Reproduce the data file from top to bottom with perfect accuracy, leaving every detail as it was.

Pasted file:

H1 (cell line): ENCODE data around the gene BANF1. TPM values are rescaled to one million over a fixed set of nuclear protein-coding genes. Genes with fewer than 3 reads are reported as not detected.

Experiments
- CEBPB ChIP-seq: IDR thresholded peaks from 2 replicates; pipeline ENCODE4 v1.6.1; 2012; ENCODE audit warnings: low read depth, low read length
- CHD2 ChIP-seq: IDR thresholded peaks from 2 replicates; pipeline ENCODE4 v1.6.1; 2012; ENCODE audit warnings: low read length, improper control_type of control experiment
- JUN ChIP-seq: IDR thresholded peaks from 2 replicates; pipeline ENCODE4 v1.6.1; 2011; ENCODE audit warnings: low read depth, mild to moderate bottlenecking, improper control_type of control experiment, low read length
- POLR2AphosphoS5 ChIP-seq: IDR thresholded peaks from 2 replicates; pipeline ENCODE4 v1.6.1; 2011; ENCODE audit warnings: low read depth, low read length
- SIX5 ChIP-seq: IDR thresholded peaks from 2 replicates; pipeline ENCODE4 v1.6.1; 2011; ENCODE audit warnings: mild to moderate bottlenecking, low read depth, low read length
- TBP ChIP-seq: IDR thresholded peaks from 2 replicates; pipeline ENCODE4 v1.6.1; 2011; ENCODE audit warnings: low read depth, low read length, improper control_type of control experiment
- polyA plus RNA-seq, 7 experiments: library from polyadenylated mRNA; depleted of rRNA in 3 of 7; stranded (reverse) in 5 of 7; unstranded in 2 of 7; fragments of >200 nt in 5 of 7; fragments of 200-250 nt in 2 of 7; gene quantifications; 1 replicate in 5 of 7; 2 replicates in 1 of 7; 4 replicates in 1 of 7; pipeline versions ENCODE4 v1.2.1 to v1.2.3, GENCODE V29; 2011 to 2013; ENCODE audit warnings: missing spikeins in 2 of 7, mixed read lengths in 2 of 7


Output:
H1 (cell line): ENCODE data around the gene BANF1. TPM values are rescaled to one million over a fixed set of nuclear protein-coding genes. Genes with fewer than 3 reads are reported as not detected.

Experiments
- CEBPB ChIP-seq: IDR thresholded peaks from 2 replicates; pipeline ENCODE4 v1.6.1; 2012; ENCODE audit warnings: low read depth, low read length
- CHD2 ChIP-seq: IDR thresholded peaks from 2 replicates; pipeline ENCODE4 v1.6.1; 2012; ENCODE audit warnings: low read length, improper control_type of control experiment
- JUN ChIP-seq: IDR thresholded peaks from 2 replicates; pipeline ENCODE4 v1.6.1; 2011; ENCODE audit warnings: low read depth, mild to moderate bottlenecking, improper control_type of control experiment, low read length
- POLR2AphosphoS5 ChIP-seq: IDR thresholded peaks from 2 replicates; pipeline ENCODE4 v1.6.1; 2011; ENCODE audit warnings: low read depth, low read length
- SIX5 ChIP-seq: IDR thresholded peaks from 2 replicates; pipeline ENCODE4 v1.6.1; 2011; ENCODE audit warnings: mild to moderate bottlenecking, low read depth, low read length
- TBP ChIP-seq: IDR thresholded peaks from 2 replicates; pipeline ENCODE4 v1.6.1; 2011; ENCODE audit warnings: low read depth, low read length, improper control_type of control experiment
- polyA plus RNA-seq, 7 experiments: library from polyadenylated mRNA; depleted of rRNA in 3 of 7; stranded (reverse) in 5 of 7; unstranded in 2 of 7; fragments of >200 nt in 5 of 7; fragments of 200-250 nt in 2 of 7; gene quantifications; 1 replicate in 5 of 7; 2 replicates in 1 of 7; 4 replicates in 1 of 7; pipeline versions ENCODE4 v1.2.1 to v1.2.3, GENCODE V29; 2011 to 2013; ENCODE audit warnings: missing spikeins in 2 of 7, mixed read lengths in 2 of 7